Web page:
In contrast to the many devastated communities mourning in the aftermath of the tsunami, communities of Sudanese refugees around the world and at home are celebrating wildly. After 22 years of civil war, rival armies in Sudan have agreed to peace terms.
Sunday January 9th 2005 was the historic day on which the Sudanese government president, President Hassan al-Bashir , and Dr John Garang, chairman of the Sudan People’s Liberation Movement / Army (SPLM/A), signed the treaty in Nairobi. This may signal the end of the civil war, which has raged since 1983.
The origins of the conflict are essentially differences of religion and culture, and equitable sharing of resources. Sudan is divided between the Arabic Sunni Moslems in the north, making up 70% of the country’s population, and the people of the south, consisting of black Africans. The southerners are animists (25% of the nation’s population) and Christians (5%). Until 1956, the south was a British colony, while the north was governed by Egypt.
The South wants independence and the North has not been willing to allow this up to this point. There has been bitter disagreement over the distribution of wealth which primarily comes from the nation’s oil reserves. The Northern Moslems want the country to be ruled by Islamic Sharia laws while the southerners are strongly opposed to this.
According to the peace treaty terms, the south will be an autonomous region for the next six years, after which there will be a referendum to decide if it should become an independent nation. The wealth from the oil of the country will be shared equally between the north and the south. The north is to follow Islamic law, while the south won’t. The type of law in the capital of Khartoum is yet to be decided by an elected assembly – the population there is a mixture of northerners and southerners. The breakdown of ethnicity in government jobs in the larger cities has also been dictated in the treaty terms.
Australian Margaret Bell is one person who has witnessed first hand the suffering of countless people in Sudan. Margaret has recently returned from her second trip with ‘Medecins Sans Frontiers’, using her midwifery and nursing skills. She tells many stories of starving and traumatized people.
Margaret has been based in the province most impacted by civil war, that of Darfur. She describes the plight of one pregnant lady who came to the hospital with her son having just lost her husband, father and four brothers, as well as their house and land as a result of tribal militia activity. Margaret witnessed the effects of tribal genocide at its worst. It is no wonder that people are frightened to return to their homes.
On Sunday January 9th 2005, around the world, Sudanese communities celebrated wildly as their dearest hopes were realized. Peace in their homeland is a wonderful thing. However, it is early days yet and in some areas, local militia have yet to accept the ceasefire.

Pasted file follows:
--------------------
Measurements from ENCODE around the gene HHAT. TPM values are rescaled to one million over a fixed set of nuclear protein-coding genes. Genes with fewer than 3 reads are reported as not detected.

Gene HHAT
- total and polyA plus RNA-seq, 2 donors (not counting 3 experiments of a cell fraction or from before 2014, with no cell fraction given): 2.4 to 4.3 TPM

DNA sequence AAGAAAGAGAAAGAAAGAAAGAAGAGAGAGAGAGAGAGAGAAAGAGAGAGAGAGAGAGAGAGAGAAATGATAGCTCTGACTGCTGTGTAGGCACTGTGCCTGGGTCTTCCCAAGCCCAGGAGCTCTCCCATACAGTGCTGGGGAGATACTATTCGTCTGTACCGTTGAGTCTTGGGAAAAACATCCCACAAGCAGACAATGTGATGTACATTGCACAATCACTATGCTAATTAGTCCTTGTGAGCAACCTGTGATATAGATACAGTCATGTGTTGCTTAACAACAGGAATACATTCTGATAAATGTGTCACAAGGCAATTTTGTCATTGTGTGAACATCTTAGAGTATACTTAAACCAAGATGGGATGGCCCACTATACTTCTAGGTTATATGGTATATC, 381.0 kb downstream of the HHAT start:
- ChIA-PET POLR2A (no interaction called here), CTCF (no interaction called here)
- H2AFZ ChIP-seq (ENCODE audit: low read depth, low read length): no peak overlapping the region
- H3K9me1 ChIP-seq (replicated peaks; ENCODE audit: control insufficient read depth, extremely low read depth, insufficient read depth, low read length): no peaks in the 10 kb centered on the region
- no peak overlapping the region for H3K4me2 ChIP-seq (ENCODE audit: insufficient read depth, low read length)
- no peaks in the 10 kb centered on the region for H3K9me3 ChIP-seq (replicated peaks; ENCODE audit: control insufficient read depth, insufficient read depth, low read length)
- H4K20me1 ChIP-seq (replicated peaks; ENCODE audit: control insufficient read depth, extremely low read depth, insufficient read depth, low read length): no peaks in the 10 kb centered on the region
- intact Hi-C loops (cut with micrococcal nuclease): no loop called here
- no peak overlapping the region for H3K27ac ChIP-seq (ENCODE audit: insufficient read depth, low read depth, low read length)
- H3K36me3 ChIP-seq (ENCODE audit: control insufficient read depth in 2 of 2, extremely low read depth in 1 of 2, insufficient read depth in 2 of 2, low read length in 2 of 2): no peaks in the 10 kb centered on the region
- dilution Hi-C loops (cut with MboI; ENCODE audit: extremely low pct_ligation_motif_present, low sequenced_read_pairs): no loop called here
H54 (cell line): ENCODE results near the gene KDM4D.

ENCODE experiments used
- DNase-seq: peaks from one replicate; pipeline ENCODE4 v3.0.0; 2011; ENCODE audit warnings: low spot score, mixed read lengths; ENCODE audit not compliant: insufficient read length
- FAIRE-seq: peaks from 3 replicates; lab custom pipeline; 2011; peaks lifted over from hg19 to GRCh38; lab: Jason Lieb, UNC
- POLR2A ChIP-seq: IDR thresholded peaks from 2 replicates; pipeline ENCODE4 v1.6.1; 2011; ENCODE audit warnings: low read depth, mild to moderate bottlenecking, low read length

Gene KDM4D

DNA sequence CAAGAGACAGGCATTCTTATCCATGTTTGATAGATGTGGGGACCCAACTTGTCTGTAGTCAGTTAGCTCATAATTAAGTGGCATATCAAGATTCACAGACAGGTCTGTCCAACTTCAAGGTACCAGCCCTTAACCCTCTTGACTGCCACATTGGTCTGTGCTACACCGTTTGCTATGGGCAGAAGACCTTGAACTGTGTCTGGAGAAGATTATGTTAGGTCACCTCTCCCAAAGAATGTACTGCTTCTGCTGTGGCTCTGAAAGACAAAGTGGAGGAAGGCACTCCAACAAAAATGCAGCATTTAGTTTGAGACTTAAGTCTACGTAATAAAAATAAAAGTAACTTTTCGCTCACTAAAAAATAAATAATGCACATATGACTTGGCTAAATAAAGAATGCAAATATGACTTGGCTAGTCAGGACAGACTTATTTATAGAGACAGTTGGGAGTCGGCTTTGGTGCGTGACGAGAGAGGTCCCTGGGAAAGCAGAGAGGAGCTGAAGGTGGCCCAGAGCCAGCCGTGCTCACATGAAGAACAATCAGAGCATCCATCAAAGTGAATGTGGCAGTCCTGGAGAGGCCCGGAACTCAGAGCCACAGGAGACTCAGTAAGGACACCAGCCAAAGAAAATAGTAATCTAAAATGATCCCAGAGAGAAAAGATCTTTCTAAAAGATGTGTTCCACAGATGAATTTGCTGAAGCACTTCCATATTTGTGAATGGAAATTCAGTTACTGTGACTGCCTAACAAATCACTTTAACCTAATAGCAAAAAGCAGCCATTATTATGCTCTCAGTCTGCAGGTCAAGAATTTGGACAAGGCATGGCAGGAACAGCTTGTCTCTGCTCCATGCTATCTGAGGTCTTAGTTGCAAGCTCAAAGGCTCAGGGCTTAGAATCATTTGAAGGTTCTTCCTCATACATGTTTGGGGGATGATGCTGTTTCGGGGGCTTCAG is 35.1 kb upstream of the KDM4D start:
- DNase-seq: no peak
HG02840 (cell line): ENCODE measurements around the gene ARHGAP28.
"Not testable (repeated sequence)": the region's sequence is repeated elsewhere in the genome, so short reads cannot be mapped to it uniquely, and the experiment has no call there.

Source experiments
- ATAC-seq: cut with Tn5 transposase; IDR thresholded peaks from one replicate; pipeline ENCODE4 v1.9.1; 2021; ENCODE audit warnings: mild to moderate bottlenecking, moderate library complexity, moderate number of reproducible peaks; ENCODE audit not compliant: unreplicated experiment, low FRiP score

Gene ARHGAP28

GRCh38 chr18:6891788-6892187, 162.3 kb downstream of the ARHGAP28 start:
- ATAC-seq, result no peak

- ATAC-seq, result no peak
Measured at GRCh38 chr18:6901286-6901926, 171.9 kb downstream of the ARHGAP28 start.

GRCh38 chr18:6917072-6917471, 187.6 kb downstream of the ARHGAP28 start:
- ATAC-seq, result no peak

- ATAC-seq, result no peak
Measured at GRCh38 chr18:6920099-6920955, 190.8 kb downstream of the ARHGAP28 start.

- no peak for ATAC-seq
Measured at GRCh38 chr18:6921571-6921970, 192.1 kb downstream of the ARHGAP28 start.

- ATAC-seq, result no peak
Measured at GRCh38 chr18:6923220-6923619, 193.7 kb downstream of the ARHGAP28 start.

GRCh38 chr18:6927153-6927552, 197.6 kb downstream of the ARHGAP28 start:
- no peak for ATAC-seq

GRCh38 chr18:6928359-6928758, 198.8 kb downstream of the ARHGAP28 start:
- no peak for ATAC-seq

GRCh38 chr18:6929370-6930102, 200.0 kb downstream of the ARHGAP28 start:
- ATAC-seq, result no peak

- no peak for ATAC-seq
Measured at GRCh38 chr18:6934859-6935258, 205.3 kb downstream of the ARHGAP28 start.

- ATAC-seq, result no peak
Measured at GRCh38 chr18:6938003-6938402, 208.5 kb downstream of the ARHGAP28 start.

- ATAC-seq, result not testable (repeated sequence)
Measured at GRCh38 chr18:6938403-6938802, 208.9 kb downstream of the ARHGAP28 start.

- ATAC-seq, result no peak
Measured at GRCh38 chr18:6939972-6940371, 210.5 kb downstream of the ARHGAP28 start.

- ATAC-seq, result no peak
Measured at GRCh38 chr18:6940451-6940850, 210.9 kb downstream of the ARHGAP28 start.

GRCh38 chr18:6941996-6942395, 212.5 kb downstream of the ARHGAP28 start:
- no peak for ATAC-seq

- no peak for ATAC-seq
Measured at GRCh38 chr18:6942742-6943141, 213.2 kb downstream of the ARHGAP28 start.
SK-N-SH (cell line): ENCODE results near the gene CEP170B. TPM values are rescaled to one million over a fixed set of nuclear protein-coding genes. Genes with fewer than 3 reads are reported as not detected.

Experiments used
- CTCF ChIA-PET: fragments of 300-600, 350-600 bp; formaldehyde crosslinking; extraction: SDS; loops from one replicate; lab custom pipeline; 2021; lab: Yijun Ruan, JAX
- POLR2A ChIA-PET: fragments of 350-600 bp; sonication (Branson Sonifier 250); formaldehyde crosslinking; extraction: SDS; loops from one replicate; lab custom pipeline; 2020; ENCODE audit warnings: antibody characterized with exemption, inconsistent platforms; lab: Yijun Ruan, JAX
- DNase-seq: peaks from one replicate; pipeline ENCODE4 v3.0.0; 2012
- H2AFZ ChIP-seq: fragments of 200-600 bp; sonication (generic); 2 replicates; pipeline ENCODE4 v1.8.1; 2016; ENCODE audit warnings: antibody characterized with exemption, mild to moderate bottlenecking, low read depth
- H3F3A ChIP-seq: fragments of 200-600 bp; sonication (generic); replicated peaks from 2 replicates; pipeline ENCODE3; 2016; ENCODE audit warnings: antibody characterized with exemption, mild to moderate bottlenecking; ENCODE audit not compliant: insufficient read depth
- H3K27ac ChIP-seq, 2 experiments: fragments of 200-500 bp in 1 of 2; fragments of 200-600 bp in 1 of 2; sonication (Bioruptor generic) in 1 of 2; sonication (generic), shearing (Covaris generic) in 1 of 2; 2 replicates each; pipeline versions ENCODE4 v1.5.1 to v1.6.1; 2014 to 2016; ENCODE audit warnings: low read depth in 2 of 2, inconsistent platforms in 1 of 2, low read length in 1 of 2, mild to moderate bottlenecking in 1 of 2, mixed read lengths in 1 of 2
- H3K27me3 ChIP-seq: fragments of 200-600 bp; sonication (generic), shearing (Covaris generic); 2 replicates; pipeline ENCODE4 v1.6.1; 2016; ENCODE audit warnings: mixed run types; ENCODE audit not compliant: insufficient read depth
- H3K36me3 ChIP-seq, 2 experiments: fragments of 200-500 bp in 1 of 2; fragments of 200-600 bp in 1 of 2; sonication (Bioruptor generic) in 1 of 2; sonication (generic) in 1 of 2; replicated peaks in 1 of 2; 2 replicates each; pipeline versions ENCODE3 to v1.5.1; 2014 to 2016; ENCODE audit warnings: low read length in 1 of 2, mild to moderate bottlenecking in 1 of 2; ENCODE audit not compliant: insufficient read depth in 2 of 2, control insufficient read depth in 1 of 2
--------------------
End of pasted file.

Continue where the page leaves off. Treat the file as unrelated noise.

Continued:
As the we rightly remember the approximately 162 000 people who have lost their lives in the recent tsunami disaster, let us not forget the two million people who have lost their lives in the civil war in Sudan over the past 22 years. This equates to approximately one in every five southern Sudanese people.
As we give generously to the countless people trying to rebuild lives following the tsunami, let us not forget the Sudanese people who have also lost homes and loved ones. Let us breathe a sigh of relief with the 4.367 million homeless people living in Sudan (excluding refugees in other countries). At last they have been offered a ray of hope.
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Estimated number dead in tsunami: -http://www.cbc.ca/story/world/national/2005/01/16/tsunami050116.html accessed 17 Jan 05
Historical background of the civil war in Sudan: SPLMToday.com accessed 12 Jan 05
Description of peace treaty: http://newsvote.bbc.co.uk/mpapps/pagetools/print/news.bbc.co.uk/1/hi/world/africa/4134 accessed 12 Jan 05.
Ongoing fighting in Darfur – http://abcnews.go.com/International/print?id+404534 accessed 12 Jan 05
Statistics concerning ethnic breakdown in Sudan and numbers of displaced people: http://www.cia.gov/cia/publications/factbook/geos/su.html accessed 14 Jan 2005
Story of the Australian nurse/midwife working in Sudan with Medecins sans Frontiers: http://bluemountains.yourguide.com.au/detail.asp?class+features&subclass=the%20rev… accessed 14 Jan 05
Well written. A big thank you for posting this. Since, it seems that it has left the concious of many Americans. The News hardly covers it at all anymore. Devastation is devastation! No matter how it happens.